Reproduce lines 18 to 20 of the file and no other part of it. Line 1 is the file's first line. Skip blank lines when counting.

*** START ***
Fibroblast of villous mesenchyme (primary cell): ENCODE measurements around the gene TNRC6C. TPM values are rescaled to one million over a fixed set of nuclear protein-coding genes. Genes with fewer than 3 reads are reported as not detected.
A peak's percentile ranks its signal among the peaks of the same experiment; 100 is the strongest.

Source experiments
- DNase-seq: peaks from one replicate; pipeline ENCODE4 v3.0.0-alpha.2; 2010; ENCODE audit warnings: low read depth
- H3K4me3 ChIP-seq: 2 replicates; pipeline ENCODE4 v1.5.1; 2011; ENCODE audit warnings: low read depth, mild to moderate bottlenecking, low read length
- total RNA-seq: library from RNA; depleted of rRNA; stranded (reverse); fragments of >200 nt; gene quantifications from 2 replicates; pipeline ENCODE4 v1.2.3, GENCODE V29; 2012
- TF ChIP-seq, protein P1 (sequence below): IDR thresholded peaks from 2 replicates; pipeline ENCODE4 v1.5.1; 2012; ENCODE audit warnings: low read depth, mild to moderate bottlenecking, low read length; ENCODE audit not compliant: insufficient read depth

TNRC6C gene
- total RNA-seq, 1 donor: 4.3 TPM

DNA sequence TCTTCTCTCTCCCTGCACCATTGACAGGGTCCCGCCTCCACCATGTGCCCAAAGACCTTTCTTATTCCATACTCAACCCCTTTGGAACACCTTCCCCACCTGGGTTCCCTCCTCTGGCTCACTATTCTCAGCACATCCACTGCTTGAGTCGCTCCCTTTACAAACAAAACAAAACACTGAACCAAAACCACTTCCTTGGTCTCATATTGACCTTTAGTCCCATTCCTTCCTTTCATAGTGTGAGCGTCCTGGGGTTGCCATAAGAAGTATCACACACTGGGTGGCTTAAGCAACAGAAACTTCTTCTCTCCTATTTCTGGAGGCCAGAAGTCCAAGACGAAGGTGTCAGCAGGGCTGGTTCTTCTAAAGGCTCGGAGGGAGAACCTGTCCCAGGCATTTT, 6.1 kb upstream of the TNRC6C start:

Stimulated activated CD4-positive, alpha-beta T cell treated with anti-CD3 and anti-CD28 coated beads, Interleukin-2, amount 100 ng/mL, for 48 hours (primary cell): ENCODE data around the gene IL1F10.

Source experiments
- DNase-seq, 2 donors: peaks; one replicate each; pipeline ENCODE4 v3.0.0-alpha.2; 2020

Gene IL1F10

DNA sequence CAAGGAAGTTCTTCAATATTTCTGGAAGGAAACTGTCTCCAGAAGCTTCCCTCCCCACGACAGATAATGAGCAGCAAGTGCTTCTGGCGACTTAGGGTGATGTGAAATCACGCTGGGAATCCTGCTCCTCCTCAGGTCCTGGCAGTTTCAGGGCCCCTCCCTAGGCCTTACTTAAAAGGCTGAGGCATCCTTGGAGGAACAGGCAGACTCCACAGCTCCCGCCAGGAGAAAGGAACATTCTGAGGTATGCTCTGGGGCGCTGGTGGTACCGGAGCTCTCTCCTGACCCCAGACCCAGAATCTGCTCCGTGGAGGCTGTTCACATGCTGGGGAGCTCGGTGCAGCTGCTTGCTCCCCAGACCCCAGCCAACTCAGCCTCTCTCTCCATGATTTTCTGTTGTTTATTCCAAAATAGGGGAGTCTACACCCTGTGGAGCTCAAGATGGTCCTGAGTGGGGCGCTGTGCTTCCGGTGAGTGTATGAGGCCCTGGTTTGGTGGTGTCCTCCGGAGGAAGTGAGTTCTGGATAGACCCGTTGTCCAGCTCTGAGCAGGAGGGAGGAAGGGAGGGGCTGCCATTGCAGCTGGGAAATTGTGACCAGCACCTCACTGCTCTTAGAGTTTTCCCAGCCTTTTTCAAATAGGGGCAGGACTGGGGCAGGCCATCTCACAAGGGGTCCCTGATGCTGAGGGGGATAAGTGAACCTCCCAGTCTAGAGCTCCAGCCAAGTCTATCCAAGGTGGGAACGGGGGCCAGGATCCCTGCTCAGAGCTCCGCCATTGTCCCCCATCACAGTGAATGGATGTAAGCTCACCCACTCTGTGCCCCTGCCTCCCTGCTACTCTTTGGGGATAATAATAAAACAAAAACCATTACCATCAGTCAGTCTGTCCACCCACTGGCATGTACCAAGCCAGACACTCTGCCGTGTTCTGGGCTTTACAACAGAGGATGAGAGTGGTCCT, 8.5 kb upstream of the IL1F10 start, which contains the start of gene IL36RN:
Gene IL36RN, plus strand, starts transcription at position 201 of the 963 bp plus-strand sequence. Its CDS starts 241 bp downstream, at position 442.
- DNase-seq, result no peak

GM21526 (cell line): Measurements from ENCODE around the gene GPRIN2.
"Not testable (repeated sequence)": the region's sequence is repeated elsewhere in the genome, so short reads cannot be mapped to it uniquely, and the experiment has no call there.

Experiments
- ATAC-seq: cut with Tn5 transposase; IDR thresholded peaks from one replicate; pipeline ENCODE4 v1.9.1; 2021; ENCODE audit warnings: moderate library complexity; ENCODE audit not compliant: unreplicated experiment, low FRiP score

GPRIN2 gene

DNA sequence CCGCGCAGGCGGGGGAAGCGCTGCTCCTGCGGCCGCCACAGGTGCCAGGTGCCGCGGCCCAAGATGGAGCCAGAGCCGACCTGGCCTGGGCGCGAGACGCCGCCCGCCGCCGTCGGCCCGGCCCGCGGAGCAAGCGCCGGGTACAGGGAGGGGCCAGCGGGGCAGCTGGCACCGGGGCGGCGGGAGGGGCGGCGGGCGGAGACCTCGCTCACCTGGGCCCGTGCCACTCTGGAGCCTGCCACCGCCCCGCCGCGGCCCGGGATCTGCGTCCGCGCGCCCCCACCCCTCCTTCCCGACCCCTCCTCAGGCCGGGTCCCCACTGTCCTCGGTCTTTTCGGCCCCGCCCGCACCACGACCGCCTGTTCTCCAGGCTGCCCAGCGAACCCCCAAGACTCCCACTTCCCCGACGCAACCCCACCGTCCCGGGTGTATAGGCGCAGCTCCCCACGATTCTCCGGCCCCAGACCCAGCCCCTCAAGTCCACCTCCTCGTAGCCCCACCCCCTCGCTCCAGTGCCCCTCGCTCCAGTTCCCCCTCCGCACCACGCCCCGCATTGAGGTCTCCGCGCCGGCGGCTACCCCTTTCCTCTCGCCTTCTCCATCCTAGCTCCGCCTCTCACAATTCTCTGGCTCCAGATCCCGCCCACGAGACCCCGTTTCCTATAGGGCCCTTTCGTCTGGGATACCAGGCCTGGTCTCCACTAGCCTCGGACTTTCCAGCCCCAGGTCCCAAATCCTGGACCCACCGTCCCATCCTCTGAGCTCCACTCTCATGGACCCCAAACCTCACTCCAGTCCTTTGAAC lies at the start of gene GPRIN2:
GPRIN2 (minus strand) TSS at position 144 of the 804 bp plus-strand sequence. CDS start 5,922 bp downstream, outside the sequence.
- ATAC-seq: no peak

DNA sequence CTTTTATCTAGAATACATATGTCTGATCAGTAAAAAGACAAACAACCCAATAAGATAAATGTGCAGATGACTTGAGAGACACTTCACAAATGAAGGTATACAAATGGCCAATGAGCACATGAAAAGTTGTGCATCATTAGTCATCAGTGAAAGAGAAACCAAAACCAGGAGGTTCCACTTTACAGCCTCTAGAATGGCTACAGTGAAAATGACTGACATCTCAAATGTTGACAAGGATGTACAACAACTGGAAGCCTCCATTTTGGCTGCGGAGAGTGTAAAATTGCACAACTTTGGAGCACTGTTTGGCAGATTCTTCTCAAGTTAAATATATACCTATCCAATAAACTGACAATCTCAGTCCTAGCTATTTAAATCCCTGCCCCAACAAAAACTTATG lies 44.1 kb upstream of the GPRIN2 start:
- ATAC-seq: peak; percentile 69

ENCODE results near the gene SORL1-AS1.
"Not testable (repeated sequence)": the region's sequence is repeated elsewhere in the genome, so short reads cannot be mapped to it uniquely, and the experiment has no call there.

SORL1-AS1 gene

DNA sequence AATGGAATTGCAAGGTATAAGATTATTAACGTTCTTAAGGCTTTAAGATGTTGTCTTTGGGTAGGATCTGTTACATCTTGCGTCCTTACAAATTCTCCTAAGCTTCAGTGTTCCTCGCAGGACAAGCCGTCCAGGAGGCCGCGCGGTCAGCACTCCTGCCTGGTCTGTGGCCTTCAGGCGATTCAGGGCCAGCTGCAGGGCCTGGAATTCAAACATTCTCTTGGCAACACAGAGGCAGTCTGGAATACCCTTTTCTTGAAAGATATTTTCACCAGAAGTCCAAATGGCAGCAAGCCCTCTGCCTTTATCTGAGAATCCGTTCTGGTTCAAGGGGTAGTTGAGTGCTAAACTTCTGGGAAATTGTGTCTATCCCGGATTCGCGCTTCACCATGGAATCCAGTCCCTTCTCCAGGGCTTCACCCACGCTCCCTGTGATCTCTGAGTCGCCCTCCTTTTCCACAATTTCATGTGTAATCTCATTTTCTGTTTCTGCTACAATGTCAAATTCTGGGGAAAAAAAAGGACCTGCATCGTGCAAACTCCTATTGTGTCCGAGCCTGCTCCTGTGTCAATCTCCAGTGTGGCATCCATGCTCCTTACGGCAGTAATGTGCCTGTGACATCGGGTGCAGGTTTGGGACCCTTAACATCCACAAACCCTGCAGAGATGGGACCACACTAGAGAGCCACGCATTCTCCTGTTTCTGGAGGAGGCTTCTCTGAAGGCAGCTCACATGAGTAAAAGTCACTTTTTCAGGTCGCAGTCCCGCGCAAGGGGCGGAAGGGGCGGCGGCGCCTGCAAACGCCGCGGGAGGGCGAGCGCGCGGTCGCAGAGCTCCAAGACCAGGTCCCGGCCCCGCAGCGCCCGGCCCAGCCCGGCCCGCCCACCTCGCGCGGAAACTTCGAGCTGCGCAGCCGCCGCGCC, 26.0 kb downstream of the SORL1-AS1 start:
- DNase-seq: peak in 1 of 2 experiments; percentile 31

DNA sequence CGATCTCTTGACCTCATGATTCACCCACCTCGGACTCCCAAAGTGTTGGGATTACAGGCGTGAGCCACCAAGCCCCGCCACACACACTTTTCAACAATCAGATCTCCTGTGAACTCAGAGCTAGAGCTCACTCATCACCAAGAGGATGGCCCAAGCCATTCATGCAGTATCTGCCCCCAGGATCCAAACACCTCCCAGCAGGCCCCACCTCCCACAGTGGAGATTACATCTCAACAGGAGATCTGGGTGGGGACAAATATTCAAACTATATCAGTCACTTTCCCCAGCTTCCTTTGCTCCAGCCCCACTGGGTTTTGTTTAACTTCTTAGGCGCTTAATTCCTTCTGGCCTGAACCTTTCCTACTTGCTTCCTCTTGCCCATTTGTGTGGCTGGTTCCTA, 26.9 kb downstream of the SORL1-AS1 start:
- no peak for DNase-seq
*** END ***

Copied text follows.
GM21526 (cell line): Measurements from ENCODE around the gene GPRIN2.
"Not testable (repeated sequence)": the region's sequence is repeated elsewhere in the genome, so short reads cannot be mapped to it uniquely, and the experiment has no call there.

Experiments